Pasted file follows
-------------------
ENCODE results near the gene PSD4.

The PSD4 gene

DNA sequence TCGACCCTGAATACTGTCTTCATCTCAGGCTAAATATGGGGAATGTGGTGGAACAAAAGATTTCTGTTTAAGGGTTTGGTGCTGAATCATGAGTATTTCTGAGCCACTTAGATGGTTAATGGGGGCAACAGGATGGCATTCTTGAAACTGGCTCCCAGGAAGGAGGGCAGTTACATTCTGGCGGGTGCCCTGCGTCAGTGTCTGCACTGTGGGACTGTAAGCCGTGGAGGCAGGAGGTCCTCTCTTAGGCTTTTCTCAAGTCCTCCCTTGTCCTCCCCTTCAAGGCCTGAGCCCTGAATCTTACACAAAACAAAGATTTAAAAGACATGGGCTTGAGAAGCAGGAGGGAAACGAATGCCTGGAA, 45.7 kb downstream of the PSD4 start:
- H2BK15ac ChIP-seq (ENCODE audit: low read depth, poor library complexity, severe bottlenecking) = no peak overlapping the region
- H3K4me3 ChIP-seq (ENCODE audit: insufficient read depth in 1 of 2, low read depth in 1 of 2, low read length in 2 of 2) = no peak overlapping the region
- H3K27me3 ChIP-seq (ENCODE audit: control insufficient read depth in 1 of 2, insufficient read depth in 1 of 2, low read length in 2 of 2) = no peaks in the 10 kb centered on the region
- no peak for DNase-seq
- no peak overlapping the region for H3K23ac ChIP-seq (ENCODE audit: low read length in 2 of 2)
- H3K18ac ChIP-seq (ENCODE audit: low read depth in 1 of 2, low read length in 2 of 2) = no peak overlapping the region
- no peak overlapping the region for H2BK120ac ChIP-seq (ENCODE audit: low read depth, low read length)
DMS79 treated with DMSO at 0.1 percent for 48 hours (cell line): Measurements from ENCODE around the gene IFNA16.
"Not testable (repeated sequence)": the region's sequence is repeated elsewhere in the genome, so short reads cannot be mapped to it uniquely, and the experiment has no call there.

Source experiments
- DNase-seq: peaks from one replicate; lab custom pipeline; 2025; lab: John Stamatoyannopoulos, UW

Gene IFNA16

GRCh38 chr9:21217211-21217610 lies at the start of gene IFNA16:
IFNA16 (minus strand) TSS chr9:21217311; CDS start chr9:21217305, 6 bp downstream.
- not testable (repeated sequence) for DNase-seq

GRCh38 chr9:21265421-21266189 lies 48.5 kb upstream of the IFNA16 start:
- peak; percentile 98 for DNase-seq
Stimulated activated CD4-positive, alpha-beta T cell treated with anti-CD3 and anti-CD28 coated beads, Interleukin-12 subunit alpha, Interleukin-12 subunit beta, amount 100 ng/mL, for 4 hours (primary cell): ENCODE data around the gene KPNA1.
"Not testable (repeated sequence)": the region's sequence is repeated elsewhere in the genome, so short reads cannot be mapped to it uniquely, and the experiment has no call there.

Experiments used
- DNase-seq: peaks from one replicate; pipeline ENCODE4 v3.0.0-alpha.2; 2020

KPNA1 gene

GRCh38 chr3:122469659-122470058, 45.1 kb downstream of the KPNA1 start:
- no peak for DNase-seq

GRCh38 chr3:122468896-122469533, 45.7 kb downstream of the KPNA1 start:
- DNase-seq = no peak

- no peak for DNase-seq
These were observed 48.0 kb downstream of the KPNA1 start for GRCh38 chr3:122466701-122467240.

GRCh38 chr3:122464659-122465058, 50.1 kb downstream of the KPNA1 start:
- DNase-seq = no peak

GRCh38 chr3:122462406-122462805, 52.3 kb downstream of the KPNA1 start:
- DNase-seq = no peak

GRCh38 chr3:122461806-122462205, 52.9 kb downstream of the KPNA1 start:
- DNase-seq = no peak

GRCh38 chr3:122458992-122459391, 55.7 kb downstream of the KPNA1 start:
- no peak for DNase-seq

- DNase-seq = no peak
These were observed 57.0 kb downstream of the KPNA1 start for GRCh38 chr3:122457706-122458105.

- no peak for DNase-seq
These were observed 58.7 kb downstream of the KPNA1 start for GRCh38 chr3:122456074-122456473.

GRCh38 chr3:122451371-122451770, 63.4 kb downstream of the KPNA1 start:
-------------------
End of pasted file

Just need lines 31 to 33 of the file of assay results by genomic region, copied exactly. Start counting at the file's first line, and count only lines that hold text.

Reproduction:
These were observed 48.0 kb downstream of the KPNA1 start for GRCh38 chr3:122466701-122467240.

GRCh38 chr3:122464659-122465058, 50.1 kb downstream of the KPNA1 start:
- DNase-seq = no peak